The Zenith 3 AL Tent has been discontinued. If you're looking for something new, check out the best three-season tents for 2020.
Historic Range: $129.99-$149.95
Reviewers Paid: $109.00-$130.00
This is a great tent—easy to set up, roomy, and dry inside despite the weather. For a bomb-proof tent great for backpacking (even though it's not ultralight), you can't beat the Zenith for twice the price!
I notice the review info denotes this tent as discontinued, and that's not entirely true. ALPS makes the Zenith for Sierra Trading Post, and it's intermittently available. Beyond that, ALPS also makes this same tent for other retailers under the Zephyr moniker. The Zephyr is readily available, and identical except for color schemes, to the Zenith.
- Waterproof top and bottom!
- Relatively light for a 3p tent
- Easy setup
- Not ultralight
- Packs a little bulky
My 11-year-old son and I were planning our first backpack camping trip with his Scout Troop, and I wanted a tent with good features and a little extra room, that didn't weigh too much. After looking around locally, listening to complaints friends have with various tents, and researching online, I ran across ALPS.
Comparing features to price, ALPS appears to offer just about the best bang for the buck. We ended up buying ALPS packs, sleeping pads, and this Zenith 3 tent. All the gear is high quality, and service through ALPS has been first rate in terms of answering questions and providing replacements for a couple of busted barrel locks.
The Zenith 3 tent is under 6 lbs even after I added several extra guy lines and the optional footprint. And you should definitely buy the footprint. Unfortunately, Sierra Trading Post doesn't have it, so I went to ALPS directly and they were able to help me out.
So, for less than six pounds, what do you get? Well, you get a sturdy tent that is completely waterproof, with room for two full sized men and some gear. I'm not sure me and two other men would fit in this 3-man tent, and at 6.2" and 225lbs, I'm not a huge man. But it's roomy enough for two with comfort, for sure. Might even get your packs in the tent if you're willing to work at it. The vestibules make a great place to leave your boots and pack, though. May as well have room in the tent to get comfortable.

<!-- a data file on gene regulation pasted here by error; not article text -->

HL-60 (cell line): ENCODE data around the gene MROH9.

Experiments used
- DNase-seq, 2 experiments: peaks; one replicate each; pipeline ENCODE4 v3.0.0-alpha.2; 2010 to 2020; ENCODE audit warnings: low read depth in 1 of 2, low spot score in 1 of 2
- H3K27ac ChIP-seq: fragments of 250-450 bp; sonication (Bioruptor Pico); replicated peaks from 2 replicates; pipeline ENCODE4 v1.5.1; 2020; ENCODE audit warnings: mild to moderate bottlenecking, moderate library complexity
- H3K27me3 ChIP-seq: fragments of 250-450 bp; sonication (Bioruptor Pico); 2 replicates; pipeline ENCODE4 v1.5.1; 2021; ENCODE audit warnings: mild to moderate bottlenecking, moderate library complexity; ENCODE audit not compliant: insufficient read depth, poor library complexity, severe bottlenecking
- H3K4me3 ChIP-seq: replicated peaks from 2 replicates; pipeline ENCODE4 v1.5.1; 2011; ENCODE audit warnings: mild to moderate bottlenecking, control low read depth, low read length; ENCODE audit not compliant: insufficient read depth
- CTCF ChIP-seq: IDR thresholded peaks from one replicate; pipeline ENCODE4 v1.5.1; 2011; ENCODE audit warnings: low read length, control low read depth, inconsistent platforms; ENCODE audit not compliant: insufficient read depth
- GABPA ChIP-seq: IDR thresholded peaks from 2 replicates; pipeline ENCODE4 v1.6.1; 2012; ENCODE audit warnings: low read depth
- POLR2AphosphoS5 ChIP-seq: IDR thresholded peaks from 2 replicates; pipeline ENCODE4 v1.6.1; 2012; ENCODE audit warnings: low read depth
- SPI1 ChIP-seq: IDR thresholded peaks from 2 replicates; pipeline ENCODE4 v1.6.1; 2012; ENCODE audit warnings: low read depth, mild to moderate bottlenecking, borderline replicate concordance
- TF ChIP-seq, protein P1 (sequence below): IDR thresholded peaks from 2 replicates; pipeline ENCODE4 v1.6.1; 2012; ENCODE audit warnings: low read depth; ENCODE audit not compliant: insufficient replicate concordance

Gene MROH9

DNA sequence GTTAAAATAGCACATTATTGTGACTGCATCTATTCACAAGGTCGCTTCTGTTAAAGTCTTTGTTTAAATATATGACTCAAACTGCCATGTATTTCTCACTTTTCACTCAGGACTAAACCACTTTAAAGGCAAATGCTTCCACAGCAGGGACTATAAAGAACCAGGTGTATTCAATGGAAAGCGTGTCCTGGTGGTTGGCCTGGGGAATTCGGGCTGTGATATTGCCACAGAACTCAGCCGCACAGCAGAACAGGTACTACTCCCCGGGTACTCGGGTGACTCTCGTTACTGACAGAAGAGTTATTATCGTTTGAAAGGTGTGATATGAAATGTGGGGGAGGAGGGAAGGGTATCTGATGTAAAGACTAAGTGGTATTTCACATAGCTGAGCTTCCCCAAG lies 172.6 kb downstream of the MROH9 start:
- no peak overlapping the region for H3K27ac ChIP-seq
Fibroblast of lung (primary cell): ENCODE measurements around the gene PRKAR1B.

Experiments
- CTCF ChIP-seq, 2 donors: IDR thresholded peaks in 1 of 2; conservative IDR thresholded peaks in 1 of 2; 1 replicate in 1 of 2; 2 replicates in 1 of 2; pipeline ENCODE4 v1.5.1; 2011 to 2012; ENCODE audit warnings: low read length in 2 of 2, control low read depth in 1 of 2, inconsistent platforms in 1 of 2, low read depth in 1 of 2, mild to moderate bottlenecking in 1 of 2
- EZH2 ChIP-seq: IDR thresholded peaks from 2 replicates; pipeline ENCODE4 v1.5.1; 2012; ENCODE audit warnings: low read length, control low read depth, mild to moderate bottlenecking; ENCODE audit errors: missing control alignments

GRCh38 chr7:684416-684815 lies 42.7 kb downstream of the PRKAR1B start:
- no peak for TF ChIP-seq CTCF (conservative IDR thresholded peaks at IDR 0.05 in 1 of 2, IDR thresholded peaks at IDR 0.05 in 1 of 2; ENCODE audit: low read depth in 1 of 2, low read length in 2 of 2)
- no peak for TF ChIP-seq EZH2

The first time we pitched the Zenith we learned it is fully waterproof. It started raining about 12:30 a.m., and rained hard until about 6 a.m. The inside of the tent stayed bone dry. Not a single drop got it. And, with the fly guyed out properly (with the help of some of the extra guy ropes...) ventilation is good enough to avoid condensation drips. Close it up and don't guy out the fly, and you'll get more condensation, but if you put it up properly, it won't bother you at all. The zippers work well and don't snag.
The overall setup is sturdy and the "sitting up" design of the interior is also a nice feature.
I won't have any hesitation buying other ALPS gear in the future.
Source: bought it new
Price Paid: $130
One of my favorite online retailers is Sierra Trading Post. They often have great deals on name-brand outdoor equipment, shoes and the like. They also will strike private label deals with certain manufacturers for product exclusives that allow them to offer even better prices.
When I started my search for a three-person backpacking tent, I kept running across one of those particular offerings: the Alps Mountaineering Zenith 3 AL tent. With the far-below retail price and discount coupon I found the deal impossible to pass up.
Out of the box, I was not disappointed. The Zenith arrived just in time for a family camping trip, and was lightweight and compact, well constructed, and extremely easy to pitch.
The Zenith is exactly the same product that Alps sells through other retailers under the name Zephyr. The only difference according to a company representative is cosmetics, in particular the fly. The Zenith has an orange fly while the Zephyr uses an olive green.
Other than that, both products are a two-wall, two-door, three-season design. The main tent has a bathtub floor and full mesh canopy. Inside is a small pocket and a gear loft. It pitches easily with three lightweight aluminum poles. The two longer poles offer the main tent support. They attach to the tent with clips. The third small pole holds the other two apart.
One small criticism: the connectors on the pole ends tend to pull away from the ends of the poles so be careful especially when taking the tent down.
For a more complete review and photos visit GearGuide.
Price Paid: $109